THE KATHERINE community held a pivotal meeting at the Town Council chambers last Thursday evening as the Katherine Region Action Group (KRAG) and members of the public came together to discuss the first draft of the revised Katherine Alcohol Management Plan (AMP).
Passionate views about the problem of alcohol abuse and its broader impact were exchanged between KRAG and a range of public figures and community members.
The action group drove home the importance of heavy community involvement to ensure that this latest draft becomes a comprehensively well developed plan for action, and one which will be heeded by the necessary Territory and Federal politicians.
The Menzies School of Health Research released its evaluation of Katherine’s initial 2007 AMP in December 2010, and former Chief Minister of the Northern Territory, Clare Martin was engaged through a joint initiative of the Charles Darwin University Northern Institute and the Menzies School of Health Research to address the recommendations in the evaluation and work alongside the action group.
Miss Martin, who is providing ongoing assistance in the redevelopment of the Katherine AMP, mediated proceedings on Thursday night.
A major theme of the meeting was the efficacy of the Banned Drinker Register and the high level of banned persons in Katherine.
KRAG member and Katherine Police Superintendent Brent Warren said there were both direct and discretionary actions which could place people on the register, and noted that as of March, 46 people in Katherine had accrued enough offences to become banned drinkers.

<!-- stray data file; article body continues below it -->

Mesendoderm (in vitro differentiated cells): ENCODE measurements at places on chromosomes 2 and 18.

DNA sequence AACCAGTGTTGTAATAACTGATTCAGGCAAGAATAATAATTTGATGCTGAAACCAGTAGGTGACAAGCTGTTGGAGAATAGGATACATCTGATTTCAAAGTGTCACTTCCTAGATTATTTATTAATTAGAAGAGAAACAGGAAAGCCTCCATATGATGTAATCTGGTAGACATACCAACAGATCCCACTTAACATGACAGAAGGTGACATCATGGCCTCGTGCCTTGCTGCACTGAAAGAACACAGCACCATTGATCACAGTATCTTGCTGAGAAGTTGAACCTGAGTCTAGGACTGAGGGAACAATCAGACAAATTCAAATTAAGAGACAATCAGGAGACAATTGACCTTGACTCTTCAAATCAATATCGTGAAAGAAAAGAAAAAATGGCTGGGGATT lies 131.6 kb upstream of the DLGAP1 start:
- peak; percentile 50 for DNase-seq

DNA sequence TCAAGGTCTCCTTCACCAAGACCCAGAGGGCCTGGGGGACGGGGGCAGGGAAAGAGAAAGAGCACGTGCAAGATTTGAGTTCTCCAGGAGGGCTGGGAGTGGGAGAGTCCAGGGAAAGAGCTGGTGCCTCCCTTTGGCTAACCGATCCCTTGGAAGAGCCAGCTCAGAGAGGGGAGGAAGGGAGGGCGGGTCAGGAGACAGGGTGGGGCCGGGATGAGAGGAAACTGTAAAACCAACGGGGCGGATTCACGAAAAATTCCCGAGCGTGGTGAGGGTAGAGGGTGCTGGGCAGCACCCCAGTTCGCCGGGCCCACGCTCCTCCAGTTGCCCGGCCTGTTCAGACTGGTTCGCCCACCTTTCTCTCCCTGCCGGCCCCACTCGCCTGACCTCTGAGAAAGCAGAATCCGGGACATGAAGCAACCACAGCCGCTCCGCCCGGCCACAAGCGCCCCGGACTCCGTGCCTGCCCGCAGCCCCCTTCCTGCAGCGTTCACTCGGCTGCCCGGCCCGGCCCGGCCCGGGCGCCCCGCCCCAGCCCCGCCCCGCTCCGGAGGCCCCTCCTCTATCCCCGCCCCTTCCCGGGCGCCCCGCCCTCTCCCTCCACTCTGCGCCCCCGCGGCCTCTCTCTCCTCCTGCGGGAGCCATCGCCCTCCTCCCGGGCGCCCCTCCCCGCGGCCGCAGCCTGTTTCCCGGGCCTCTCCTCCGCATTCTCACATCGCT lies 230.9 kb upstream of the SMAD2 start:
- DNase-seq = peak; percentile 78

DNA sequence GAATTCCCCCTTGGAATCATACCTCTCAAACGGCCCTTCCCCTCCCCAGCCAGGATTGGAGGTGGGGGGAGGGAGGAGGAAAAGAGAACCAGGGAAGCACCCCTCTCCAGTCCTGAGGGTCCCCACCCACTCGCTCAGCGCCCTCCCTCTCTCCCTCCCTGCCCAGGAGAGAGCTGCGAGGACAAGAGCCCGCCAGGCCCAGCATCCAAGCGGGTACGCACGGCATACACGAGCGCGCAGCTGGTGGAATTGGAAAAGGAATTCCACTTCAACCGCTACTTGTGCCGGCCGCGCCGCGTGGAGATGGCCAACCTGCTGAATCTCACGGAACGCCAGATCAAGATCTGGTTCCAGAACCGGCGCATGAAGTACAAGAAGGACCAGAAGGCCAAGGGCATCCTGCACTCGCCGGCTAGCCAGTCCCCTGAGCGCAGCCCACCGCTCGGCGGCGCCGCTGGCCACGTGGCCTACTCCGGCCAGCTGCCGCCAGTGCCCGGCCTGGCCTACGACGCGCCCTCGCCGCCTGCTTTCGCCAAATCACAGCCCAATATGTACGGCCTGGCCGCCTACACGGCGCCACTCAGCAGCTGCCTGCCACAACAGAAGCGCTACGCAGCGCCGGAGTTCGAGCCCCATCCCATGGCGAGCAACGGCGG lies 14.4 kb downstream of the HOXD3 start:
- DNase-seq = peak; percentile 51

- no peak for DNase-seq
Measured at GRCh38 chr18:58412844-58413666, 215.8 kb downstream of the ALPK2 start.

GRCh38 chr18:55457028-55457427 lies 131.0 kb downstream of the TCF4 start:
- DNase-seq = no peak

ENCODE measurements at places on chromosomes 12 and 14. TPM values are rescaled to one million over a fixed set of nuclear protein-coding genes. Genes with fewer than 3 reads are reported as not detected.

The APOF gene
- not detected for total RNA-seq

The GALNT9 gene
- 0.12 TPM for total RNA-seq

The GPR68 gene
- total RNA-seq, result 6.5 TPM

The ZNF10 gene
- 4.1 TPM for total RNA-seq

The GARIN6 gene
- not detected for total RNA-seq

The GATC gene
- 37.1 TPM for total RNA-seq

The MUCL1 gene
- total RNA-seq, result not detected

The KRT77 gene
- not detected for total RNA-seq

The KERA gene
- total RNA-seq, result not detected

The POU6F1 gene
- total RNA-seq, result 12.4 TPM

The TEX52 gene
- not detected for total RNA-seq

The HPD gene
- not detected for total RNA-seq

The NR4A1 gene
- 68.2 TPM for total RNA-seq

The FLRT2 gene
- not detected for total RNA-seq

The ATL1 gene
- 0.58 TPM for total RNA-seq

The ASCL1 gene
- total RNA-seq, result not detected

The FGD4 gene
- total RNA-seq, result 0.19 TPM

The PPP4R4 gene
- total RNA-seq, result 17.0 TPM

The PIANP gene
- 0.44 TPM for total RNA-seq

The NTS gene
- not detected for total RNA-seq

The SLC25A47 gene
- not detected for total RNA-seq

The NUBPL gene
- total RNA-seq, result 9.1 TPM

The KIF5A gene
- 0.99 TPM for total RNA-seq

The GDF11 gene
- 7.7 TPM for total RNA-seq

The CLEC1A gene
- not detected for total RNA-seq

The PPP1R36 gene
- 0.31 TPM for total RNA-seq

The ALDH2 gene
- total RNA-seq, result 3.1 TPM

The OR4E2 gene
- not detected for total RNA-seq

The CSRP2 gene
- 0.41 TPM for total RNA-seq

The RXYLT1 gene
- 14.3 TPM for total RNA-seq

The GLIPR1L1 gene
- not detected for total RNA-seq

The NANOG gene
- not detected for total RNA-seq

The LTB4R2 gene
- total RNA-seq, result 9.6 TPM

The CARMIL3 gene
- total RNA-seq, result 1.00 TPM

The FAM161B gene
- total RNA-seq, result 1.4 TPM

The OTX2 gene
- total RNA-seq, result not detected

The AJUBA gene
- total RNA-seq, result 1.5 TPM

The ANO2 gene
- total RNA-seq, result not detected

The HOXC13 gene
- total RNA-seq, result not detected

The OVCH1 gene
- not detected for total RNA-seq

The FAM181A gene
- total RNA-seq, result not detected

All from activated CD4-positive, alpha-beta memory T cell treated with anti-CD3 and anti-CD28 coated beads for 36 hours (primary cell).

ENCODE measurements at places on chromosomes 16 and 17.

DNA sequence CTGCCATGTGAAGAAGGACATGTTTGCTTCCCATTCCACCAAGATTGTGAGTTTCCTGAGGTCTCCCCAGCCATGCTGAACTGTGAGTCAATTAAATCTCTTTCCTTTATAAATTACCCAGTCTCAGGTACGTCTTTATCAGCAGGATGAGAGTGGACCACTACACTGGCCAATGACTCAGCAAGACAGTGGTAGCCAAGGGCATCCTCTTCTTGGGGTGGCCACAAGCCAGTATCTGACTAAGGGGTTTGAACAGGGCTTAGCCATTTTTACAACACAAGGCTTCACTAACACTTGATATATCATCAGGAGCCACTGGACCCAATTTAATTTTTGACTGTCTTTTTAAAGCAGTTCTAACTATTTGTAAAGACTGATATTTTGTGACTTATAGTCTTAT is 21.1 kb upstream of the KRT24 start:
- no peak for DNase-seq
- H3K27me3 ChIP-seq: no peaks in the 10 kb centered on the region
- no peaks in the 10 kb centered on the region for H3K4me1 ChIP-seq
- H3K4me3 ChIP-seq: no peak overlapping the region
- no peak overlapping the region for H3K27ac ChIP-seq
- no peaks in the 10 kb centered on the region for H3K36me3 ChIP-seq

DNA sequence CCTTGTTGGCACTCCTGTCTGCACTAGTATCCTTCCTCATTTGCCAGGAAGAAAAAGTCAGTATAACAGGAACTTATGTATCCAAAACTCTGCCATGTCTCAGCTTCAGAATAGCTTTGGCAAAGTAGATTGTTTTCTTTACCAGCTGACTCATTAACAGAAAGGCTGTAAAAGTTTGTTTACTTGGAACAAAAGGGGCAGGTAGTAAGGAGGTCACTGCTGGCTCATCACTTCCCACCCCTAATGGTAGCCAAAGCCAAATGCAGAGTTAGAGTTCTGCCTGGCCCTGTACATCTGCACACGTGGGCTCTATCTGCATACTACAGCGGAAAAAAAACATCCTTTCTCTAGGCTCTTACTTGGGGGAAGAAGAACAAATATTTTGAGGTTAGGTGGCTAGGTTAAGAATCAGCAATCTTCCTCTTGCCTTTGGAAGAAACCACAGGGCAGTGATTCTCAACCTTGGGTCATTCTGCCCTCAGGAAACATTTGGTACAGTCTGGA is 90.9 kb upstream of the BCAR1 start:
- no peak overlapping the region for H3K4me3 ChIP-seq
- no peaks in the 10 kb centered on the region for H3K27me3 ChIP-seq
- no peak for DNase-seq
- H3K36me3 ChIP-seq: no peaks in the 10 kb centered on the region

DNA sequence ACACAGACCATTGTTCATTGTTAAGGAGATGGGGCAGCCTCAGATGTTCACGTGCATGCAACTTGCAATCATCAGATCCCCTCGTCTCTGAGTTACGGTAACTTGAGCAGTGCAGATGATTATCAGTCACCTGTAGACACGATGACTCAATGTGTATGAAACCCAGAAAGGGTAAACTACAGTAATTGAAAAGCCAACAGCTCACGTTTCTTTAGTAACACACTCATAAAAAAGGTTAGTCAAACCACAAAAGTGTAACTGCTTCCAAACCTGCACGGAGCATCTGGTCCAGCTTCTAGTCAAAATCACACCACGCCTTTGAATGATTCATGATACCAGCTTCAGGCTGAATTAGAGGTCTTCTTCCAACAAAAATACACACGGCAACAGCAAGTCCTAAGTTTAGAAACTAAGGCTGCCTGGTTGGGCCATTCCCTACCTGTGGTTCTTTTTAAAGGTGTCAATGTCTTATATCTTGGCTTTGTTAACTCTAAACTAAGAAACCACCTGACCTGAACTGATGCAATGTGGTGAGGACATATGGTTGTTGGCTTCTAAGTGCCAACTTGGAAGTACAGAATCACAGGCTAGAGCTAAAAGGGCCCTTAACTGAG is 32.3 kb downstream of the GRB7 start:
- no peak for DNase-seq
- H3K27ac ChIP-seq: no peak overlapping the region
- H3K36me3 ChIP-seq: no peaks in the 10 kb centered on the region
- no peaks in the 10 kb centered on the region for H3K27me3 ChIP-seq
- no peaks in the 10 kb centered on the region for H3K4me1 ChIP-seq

Another recurring discussion point was the lack of crisis accommodation and beds for people who have come in from outlying communities to visit family, or receive medical attention and are in need of a safe environment in which to recover from the effects of drinking.
Regional Manager of Mission Australia and KRAG member Scott Wassman said accommodation and accompanying care is an essential “circuit-breaker” in the cycle of anti-social alcohol use.
Many spoke of frustration with a lack of funding to tackle one of Katherine’s most pressing social problems.
Community members said the $11 million allocated in 2009 for the Alice Springs transformation plan contributed to a perceived disparity in funding for problem-areas, with the Katherine region largely neglected.
The action group said the revised draft would only succeed if the Katherine community is centrally involved in constructing and overseeing the new Alcohol Management Plan.
KRAG member and CEO of the Kalano Community Association Rick Fletcher said while Thursday’s meeting involved much positive discussion and community input, he would have liked to see more of the general public in attendance, not just business owners and people with a more obvious stake in the issue.
He said with nine beds just cut from the 24 Kalano could previously offer for alcohol treatment and recovery, and similar shortages across the board, the resources within Katherine to meet such a pervasive social issue were simply not adequate.
“We need more resources at the back end ... it’s frustrating when you can see a problem but you can’t fix it,” Mr Fletcher said.
Mr Wassman agreed: “We need government to acknowledge the need for crisis infrastructure and work on the ground here. Governments are traditionally good at answering the need for physical infrastructure, but are poor at the ‘flesh and blood’ stuff. In Katherine’s case, they’ve proved poor at both.
“We need counsellors properly trained, we need people to address the deep-seated problems of a drinking community.”